Google, Oracle experts to the rescue for health care website
WASHINGTON — The Obama administration said it has brought in experts from top technology companies including Google Inc. and Oracle Corp. to fix the HealthCare.gov website as Republicans press for details about the botched Oct. 1 start that prevented millions of Americans from signing up for insurance plans.
The Department of Health and Human Services said it has added dozens of technology experts and engineers to its round-the-clock effort to fix the technical glitches on the site that is key to the implementation of President Obama's health care overhaul.
Giving some of the first details of who might be leading the tech fix, HHS officials identified two experts by name: Michael Dickerson, a website reliability engineer on leave from Google, and Greg Gershman, a Baltimore-based innovation director with the firm Mobomo and who once worked for the White House and the General Services Administration.
“We are doing everything we can to assist those contractors to make HealthCare.gov a highly performant, highly reliable, highly secure system.” Oracle CEO Larry Ellison told shareholders at the company's annual meeting on Thursday in Redwood City, Calif.
The administration says it is confident it will have the website running smoothly by Nov. 30, giving people enough time to enroll in health plans to receive coverage beginning on Jan. 1. Failure to do so would jeopardize its goal of signing up enough consumers, particularly the young and healthy, to the online insurance exchanges and would provide new ammunition to Republican efforts to delay or kill the 2010 law.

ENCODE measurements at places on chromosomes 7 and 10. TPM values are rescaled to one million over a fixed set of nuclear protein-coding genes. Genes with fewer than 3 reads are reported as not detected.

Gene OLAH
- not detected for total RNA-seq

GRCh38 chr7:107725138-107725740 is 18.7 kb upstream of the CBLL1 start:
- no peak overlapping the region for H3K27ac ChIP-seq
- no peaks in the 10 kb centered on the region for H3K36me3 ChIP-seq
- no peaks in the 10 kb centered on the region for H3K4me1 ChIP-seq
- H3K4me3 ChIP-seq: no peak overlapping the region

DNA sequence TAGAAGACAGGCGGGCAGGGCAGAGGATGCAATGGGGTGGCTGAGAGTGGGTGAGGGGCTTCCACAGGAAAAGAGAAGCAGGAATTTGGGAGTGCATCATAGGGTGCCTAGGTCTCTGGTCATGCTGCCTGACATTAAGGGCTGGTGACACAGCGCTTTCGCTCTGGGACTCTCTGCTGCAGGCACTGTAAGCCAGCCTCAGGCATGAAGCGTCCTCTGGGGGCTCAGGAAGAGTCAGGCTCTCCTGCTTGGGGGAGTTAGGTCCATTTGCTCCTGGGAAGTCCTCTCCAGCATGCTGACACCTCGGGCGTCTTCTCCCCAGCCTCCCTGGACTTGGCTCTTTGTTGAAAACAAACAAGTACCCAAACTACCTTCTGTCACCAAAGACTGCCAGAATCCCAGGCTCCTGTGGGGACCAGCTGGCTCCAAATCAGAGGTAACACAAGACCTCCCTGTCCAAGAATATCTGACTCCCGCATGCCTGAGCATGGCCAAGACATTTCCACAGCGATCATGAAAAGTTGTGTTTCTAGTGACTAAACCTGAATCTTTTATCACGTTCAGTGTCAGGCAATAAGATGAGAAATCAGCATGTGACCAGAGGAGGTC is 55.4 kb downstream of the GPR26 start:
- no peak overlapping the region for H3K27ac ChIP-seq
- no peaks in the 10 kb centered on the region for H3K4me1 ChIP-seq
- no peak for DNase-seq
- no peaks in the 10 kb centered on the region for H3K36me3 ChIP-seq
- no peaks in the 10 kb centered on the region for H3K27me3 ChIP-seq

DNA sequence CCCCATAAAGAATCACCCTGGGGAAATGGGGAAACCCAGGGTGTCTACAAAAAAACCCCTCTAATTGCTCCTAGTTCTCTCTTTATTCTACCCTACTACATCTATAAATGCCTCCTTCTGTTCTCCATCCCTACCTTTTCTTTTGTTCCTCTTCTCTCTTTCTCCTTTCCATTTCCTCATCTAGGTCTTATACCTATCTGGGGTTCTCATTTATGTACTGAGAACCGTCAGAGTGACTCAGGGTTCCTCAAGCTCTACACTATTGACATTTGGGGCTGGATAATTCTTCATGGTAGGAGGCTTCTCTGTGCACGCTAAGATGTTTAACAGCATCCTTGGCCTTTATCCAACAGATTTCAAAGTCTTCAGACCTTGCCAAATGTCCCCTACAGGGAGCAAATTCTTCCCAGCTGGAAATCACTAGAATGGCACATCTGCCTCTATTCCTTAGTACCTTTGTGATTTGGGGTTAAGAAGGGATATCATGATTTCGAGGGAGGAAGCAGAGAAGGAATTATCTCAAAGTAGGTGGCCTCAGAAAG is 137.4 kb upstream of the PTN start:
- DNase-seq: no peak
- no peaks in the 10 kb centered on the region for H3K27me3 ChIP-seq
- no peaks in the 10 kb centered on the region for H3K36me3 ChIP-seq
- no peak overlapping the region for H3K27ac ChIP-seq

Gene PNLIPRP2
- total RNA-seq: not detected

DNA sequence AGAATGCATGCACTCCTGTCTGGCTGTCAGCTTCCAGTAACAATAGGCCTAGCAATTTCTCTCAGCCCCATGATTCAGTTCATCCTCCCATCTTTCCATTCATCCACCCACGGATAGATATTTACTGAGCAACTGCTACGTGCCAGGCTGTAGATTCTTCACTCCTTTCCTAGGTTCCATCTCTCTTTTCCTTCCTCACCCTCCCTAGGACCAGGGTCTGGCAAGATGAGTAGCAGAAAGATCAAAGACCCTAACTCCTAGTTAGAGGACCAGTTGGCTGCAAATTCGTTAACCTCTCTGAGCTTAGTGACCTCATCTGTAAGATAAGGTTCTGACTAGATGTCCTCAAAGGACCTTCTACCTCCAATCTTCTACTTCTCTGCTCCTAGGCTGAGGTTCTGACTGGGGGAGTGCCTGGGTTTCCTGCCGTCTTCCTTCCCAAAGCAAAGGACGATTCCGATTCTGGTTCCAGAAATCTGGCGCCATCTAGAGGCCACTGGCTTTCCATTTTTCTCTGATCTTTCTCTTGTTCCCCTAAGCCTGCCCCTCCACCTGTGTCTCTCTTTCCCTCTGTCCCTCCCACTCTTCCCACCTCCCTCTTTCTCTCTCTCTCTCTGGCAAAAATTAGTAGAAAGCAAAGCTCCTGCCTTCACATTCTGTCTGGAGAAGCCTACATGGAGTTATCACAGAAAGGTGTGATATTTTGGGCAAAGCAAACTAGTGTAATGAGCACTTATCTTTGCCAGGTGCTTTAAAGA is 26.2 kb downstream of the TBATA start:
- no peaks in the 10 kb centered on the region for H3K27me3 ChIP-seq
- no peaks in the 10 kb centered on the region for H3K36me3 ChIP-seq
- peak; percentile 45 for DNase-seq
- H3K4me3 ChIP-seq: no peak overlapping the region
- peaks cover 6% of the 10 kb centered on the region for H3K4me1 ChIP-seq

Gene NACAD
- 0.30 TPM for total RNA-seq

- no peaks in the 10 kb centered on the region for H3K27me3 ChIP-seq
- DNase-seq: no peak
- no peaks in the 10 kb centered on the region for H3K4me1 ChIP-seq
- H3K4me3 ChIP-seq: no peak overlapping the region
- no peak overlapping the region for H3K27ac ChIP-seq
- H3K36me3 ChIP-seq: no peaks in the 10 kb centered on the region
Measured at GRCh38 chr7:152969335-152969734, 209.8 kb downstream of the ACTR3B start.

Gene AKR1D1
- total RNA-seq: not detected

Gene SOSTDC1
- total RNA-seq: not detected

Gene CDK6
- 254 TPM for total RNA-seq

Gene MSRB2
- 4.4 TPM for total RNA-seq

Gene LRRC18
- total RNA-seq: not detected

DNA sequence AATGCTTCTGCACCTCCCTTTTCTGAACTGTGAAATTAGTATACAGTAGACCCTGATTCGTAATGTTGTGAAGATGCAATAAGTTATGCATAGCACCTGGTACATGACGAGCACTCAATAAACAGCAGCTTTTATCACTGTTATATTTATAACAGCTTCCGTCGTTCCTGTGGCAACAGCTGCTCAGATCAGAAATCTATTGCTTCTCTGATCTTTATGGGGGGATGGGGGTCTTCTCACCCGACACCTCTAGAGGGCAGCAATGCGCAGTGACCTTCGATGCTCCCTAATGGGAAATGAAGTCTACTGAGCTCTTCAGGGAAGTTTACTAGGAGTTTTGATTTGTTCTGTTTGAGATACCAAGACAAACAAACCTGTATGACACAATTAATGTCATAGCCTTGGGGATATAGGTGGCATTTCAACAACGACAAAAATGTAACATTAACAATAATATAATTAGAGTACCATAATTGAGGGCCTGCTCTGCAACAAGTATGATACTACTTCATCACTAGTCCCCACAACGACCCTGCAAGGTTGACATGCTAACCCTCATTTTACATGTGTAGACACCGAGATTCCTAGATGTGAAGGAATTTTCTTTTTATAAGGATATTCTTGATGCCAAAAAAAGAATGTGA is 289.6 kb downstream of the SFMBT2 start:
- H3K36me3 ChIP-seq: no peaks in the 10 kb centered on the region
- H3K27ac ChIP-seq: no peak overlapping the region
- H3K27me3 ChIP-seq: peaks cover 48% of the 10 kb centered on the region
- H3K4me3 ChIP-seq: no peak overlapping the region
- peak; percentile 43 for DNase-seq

Rep. Darrell Issa, Republican chairman of the House of Representatives Oversight and Government Reform Committee, said he had subpoenaed HHS Secretary Kathleen Sebelius for information on the website's technical problems. A request for the documents was made on Oct. 10.
The panel wants to know how HealthCare.gov was tested, the number of people who have enrolled in insurance plans and the number who have attempted to enroll. The subpoena requires the documents to be produced by Nov. 13.
“The evidence is mounting that the website did not go through proper testing ... and that the administration ignored repeated warnings from contractors about ongoing problems,” Issa said.
Some observers are skeptical of the administration's tech surge to fix the website. Howard Anderson, a lecturer at MIT, said he does not believe that bringing in a large number of experts will necessarily solve the problem.
“What I am seeing is the equivalent of a man-overboard drill. It is the equivalent of having an infinite number of monkeys on an infinite number of code-making machines,” said Anderson, who advises corporations on information technology strategy.
“They have made some interesting promises about how this thing is going to get fixed, but they actually really don't know,” he said.
In an embarrassment to Sebelius, HealthCare.gov was not fully functional for much of Wednesday as she testified before a House committee about its problems. On Thursday, HHS said the website was back up.